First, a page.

New crop of Joliet firefighters includes first female cadet

Brock A. Stein | 4/11/2018, 1:45 p.m.
This week, the Joliet Fire Department welcomed eight new hires to the city including its first female officer
The City of Joliet welcomed 8 new recruits to its fire department this week, including its first female fire fighter. (credit: Joliet Fire Department Facebook page) (credit: Joliet Fire Department Facebook page)

This week, the Joliet Fire Department welcomed eight new hires to the city including its first female officer.

Joliet Mayor Bob O’Dekirk attended a welcome ceremony which included the new officers taking the oath of office and then signing a book which every new officer has signed their name to since 1908.

The new recruits include Anthony Doukas, Kevin McCool, Chris Gotter, James Ryan, David Ivnik, Kyle Snelten, Frank Cavallone and Carissa Smith, the city’s first female firefighter.

Smith previously served as a medic in the Army, a police officer in Downers Grove and as a firefighter in Morris said Deputy Chief Greg Blaskey.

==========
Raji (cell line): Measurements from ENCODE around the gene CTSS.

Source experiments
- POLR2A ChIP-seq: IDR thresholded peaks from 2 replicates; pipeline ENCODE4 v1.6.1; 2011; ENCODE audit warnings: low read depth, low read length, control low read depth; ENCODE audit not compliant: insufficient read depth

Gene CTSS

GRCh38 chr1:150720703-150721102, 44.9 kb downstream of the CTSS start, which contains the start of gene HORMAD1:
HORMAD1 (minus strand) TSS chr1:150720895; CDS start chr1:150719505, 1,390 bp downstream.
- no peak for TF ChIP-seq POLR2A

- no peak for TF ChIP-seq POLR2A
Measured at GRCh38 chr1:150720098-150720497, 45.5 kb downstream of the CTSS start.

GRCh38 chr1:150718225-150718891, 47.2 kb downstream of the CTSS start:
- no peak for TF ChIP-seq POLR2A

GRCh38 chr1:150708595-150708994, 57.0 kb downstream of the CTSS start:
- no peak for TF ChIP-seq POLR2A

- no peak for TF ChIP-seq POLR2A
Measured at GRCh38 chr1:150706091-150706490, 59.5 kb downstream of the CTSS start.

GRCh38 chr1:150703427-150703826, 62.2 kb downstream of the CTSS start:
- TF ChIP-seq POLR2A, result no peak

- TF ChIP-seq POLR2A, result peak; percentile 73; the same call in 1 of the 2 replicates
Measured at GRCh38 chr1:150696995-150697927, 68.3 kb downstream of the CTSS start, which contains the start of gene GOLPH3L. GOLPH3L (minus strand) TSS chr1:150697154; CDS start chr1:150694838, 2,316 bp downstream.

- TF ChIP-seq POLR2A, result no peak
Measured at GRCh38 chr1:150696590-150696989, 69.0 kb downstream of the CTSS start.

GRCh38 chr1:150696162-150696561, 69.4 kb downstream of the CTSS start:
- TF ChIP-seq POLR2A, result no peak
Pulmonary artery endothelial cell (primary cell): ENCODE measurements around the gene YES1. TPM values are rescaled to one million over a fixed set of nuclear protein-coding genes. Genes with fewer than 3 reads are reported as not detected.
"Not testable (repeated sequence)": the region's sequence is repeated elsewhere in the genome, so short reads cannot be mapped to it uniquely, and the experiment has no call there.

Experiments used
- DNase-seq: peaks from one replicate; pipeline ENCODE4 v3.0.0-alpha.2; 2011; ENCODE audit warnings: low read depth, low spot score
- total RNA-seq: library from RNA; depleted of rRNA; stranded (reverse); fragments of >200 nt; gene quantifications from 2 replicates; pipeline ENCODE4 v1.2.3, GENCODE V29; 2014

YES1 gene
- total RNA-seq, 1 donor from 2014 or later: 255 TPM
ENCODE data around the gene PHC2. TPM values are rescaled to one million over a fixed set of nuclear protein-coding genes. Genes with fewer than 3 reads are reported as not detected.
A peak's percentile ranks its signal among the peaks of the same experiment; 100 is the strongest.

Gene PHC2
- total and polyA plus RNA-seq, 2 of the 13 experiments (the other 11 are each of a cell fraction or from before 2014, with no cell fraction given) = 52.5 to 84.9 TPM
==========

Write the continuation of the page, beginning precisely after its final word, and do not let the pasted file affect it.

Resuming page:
The deputy chief pointed out the high hurdle that candidates must clear to reach the hiring stage with the city’s department. That includes a competitive field of candidates who must go through an extensive testing, vetting and interview process conducted by the police and fire board.

He said the city received 600 applications in late fall 2017 for the chance to become part of the department’s pool of applicants. Those who apply take a written exam and the top 200 scores move on to an oral interview. Following those two parts of the testing phase, applicants are ranked in order said Blaskey. Those candidates are then reviewed by the police and fire board when openings become available after which they undergo a “rigorous background, psychological evaluation” before they are hired.

Candidates who go through all of the phases of testing and evaluation aren’t guaranteed to be hired said Blaskey who noted that those who are part of the eligible pool of candidates could wait up to two years after which time the candidate list is wiped clean and the hiring process starts all over again.

“There is some angst that goes along with it,” said Blaskey of the process he went through 31 years ago. He said that it sometimes comes down to timing and whether the department experiences any turnover or retirements within that two-year window.

The new class of recruits’ work isn’t over yet, as Blaskey notes that they will spend 10 weeks in the fire academy followed by a year-long paramedic school for those who don’t already have the certification. Three of the new hires he said are paramedics already. Following, that, Blaskey, said the real training will begin.

“The best education in the fire service is experience,” he said.